But what has amazed me is how dubstep has been able to regenerate and extend itself. I have this sense that dubstep has all the potential of dance music contained within it, but filtered through a post-garage rhythmic template with a focus on sub. Within that you can have anything. Halfstep was just the first big innovation. When you look back it was actually quite surprising how fast a 4x4 form took hold. So you've got that, in both its techno and house forms. And you've got break-y stuff, both subtle rollers and coked out nastiness. You've got sweet sexy garagey stuff (D1 etc), you've got African and Indian inspired stuff (Dusk & Blackdown leading the way there!). It's all there. But it's all dubstep. It's incredibly diverse and stimulating. The one thing that is missing - I think - other than in some of the Various Productions stuff is a folky slant. That's something I'm trying to get my head round. I've been doing some dub poetry stuff with a poetess from Sheffield and it would work really well with sub at the bottom and acoustic drones and strings over the top. I haven't hit the spot yet.
B: Hmm, tbh sometimes I honest I don’t share your enthusiasm. What you describe is it's potential, not the reality, if you look at the genre’s output as a whole right now...
GA: Oh, I think there is huge variety out there already, with scope to grow. And there is a space even for the mid-rangey stuff. I like quite a lot of it even if I wouldn't play it out. I see it as dubstep's ardkore - an inheritance from The Prodigy. A record like “Well Ard” or “Africa” is so funky, so dayglo, I love it. What I don't like is stuff that forgets that dubstep comes from garage, and it comes from jungle, rather than modern-era d'n'b, and that its roots are shared with grime. There's revisionism going on already, Some people say it comes from techno! Now I like techno, and I'm involved in a techno label (Dust Science), and dubstep has a techno current in it - but it ain't FROM techno. These are the kinds of people who turn their noses up at garage and don't like female vocals.
B: well, to say it all comes from one thing is a clumsy reduction, surely...
GA: Well, it comes from garage, but that means it comes from a hybrid, from a vast melange of influences. Garage was post-jungle, and therefore post reggae, but also garage was from r'n'b - many of the producers came up working in r'n'b. So going forward, the key to me is how to combine that garage swing.
In r'n'b studios and a lot of garage beats are r'n'b beats speeded up. Plus there was a huge hip hop influence, there was house and US garage. The history is important. But again, it's not as important as where it's going. For me, the key to me is how to combine that garage swing with a bit of dubstep sludge - and some vocal pressure.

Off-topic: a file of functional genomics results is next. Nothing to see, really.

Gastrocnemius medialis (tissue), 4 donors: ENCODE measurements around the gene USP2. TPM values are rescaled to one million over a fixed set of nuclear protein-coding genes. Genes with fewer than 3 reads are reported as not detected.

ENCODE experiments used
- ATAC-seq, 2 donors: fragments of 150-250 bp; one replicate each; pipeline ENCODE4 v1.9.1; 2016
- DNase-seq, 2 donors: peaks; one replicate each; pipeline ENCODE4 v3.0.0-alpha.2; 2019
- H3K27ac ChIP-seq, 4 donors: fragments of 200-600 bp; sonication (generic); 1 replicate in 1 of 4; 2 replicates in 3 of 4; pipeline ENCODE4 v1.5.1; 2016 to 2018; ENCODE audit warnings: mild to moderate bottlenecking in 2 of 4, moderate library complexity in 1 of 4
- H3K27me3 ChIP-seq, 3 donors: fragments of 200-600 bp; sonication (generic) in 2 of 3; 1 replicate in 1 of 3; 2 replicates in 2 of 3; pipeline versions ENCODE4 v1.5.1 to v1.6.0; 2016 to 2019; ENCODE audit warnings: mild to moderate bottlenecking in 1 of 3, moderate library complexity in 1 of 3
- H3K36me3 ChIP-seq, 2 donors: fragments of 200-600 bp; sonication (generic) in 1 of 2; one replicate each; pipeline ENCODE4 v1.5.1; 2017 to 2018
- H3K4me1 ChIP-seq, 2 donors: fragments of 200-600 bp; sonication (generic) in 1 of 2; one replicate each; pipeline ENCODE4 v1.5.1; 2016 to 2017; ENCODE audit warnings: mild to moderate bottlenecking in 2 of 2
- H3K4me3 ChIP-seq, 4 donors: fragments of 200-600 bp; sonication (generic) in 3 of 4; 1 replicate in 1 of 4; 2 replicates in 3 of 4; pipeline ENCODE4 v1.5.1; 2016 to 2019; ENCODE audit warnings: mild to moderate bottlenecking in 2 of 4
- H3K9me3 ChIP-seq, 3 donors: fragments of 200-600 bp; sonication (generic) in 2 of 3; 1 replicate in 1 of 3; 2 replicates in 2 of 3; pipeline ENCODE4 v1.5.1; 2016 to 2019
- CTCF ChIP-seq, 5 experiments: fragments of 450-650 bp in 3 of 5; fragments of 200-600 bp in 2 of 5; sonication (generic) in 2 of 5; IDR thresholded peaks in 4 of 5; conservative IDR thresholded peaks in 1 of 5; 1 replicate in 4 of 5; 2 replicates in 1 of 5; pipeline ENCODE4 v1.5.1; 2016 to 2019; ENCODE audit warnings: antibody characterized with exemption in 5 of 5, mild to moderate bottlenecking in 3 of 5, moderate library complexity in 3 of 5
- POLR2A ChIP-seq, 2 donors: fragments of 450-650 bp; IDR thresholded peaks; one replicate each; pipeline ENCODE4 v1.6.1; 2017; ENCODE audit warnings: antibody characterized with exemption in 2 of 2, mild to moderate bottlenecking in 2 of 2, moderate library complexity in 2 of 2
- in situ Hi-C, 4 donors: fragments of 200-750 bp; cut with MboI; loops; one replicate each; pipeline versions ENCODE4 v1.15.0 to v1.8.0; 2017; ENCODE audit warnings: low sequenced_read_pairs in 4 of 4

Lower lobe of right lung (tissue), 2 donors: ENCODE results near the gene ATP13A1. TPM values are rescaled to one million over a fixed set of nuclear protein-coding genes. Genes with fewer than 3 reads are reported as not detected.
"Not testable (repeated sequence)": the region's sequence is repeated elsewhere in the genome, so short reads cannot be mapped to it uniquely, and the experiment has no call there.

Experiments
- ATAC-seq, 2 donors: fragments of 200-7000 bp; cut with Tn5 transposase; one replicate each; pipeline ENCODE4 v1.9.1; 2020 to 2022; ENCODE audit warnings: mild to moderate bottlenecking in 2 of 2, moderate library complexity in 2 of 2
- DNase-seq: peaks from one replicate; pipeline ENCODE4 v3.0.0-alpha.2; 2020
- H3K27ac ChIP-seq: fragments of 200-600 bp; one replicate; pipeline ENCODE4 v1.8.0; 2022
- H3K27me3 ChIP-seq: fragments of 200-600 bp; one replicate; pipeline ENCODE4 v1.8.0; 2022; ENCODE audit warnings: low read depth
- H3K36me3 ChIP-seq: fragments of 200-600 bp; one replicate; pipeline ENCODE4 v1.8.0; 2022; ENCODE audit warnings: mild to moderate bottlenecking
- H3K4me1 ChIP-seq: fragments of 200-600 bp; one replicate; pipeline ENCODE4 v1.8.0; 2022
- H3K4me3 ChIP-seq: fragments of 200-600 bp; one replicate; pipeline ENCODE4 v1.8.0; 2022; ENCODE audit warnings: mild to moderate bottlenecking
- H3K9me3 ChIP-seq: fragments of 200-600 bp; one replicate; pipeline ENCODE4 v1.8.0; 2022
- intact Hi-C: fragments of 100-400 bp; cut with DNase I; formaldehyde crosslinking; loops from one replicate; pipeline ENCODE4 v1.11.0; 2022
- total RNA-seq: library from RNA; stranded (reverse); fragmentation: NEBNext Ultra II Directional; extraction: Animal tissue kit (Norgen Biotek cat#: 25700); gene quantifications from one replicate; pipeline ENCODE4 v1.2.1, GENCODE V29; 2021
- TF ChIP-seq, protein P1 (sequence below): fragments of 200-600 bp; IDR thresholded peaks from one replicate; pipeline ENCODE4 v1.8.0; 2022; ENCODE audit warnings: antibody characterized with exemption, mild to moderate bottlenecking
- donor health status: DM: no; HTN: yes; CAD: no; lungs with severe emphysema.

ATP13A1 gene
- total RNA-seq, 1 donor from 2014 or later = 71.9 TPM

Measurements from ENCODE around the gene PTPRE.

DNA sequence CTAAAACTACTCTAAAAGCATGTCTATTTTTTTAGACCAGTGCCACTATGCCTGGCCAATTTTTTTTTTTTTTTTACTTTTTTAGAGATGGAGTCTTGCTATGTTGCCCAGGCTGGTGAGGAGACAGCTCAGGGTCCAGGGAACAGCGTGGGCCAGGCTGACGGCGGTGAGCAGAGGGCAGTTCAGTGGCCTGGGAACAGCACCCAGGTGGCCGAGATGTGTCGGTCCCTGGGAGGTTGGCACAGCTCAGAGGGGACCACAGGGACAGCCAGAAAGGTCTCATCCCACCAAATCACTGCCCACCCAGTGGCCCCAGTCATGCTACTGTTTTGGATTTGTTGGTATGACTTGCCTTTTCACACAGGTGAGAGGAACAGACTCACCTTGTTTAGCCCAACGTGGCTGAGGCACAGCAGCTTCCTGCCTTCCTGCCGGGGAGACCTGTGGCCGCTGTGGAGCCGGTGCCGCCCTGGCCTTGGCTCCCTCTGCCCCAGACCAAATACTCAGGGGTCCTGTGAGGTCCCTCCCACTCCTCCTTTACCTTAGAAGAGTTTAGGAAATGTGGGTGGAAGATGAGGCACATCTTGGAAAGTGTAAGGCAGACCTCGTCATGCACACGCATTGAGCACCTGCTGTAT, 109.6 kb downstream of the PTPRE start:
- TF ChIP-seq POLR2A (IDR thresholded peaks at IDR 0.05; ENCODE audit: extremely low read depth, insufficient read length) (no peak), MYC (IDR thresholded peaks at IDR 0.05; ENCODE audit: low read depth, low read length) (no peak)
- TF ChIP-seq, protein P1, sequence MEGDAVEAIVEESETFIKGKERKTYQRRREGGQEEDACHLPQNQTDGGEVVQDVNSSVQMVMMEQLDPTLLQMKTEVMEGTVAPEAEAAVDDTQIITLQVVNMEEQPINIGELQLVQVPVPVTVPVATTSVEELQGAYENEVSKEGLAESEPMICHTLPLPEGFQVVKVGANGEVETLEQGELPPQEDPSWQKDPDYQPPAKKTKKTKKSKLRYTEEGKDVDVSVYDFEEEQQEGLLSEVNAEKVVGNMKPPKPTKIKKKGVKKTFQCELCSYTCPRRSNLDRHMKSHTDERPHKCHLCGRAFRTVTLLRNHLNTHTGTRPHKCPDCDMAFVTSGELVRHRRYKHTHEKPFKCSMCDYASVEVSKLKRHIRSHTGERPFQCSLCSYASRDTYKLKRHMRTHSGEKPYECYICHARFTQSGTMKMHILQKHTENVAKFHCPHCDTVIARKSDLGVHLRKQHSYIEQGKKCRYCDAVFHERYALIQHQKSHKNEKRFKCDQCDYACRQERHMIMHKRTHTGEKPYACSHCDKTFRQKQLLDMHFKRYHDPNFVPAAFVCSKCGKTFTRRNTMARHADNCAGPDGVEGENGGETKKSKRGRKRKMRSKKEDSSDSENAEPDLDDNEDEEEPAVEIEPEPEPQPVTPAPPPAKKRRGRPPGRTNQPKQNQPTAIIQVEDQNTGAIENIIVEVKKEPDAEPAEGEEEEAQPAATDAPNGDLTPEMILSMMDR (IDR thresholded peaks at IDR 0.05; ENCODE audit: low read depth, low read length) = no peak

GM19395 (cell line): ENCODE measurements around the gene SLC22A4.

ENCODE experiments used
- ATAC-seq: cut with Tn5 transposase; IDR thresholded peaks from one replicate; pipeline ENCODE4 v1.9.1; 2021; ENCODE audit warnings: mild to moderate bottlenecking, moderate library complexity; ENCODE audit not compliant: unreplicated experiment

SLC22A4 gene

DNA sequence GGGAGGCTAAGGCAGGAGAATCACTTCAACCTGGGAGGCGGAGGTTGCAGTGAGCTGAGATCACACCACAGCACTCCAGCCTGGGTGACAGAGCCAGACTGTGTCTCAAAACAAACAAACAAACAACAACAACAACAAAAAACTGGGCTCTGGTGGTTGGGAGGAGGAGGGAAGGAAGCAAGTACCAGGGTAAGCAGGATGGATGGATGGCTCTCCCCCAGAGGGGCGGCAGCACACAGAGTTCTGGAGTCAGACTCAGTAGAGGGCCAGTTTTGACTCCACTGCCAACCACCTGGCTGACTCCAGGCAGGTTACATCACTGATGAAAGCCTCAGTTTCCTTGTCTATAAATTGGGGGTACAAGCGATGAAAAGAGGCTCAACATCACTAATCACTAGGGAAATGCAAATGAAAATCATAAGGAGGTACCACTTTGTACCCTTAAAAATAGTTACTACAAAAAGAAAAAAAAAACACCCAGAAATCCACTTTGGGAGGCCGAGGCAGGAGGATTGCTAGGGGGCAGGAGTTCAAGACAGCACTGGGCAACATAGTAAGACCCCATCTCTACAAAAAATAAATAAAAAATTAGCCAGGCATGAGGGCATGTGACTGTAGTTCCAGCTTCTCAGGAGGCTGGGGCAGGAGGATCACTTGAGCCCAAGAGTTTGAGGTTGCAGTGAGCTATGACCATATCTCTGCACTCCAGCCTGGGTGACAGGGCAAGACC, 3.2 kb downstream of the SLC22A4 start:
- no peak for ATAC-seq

That's the point of the Devotional Dubz series. To make records with all of the transcendent, meditational glory of dubstep, yet with the sweetness and dirt and sexiness of r'n'b. The plan is to do three records, all r'n'b refixes, with a dubstep side and a garage side. Each release gets its own little mix that provides a context for it. “Lady Dub” is the first - it's coming out in the next week or two. I think I might have the next one 80% of the way there. It's pure rollage - pure garage, just drums and bass and a snatch of vocal, very tracky. I might have to make it even simpler though.
B: I'm with you 100% musically as you know, but a garage was a movement as much as a sound, can making revival 2step ever recreate both aspects? I ask this myself too…
GA: Yes, this is exactly the issue. We do not want another northern soul. This is why I say that the UK has unfinished business with garage. For a start, historically, 2step got locked off when the police decided to tackle the symptom and not the problem. Overnight - almost literally - venues were told not to put on garage raves. (One of the glories of dubstep is that it found a way under the radar, which is immensely difficult.) So I believe that garage swing, with sinuosly funky beats that command dancers of all genders to move on the floor, has got a long way to go before its creative potential is exhausted. But a revival is anathema. We cannot recreeate 1999.
I was there, and I actually don't want to recreate it. There are new moves to be made and new grooves to be crafted. Musically, we should be following the inspiration of OneMan's DJ sets. His combination of current dubstep with both the dark and light versions if UK Garage creates a remarkably fresh-sounding sonic hybrid. And as ever in dance music, to go forward often requires reaching back further - in my case to Tackhead and Renegade Soundwave, and to Bandulu, as well as to UK Fast Chat. Which is what the garagistes of 1999 were doing - reaching back to UK and US house, r'n'b, reggae and remaking it with new drum patterns.
So if we look at what you and Dusk are doing, on your album you've reached out and sideways to all kinds of urban London music and made something completely new - yet it's completely dubstep. Doing high stepping versions of those tunes with garage-influenced beats is likely to create something very powerful and quite different from the album. Similarly, you can see the techno-and house-influenced gear - which is really doing it for me at the moment - from people like Martyn, 2562 and in particular Ramadanman as being as much about a new template for garage as it is about bringing in a techno influence. In fact I'd argue that with a tune like “Carla” the influence is going to go the other way - it's a rough, fast garage / dubstep tune that shows the house and techno guys how they should be doing things. Same for 2562's Techno Dread - it's techy, no doubt about that, but it's a heavier version of broken beat, and that massive bassline is pure garage. Then you've got people like Narcossist whose tunes are just evil and the beats are like two hits away from being straight up 2step. As ever, Mala is the teacher (I just wish he had time to put more records out!). The “Blue Notez /Left Leg Out” 12” and the Alicia refix show exactly how to remake garage.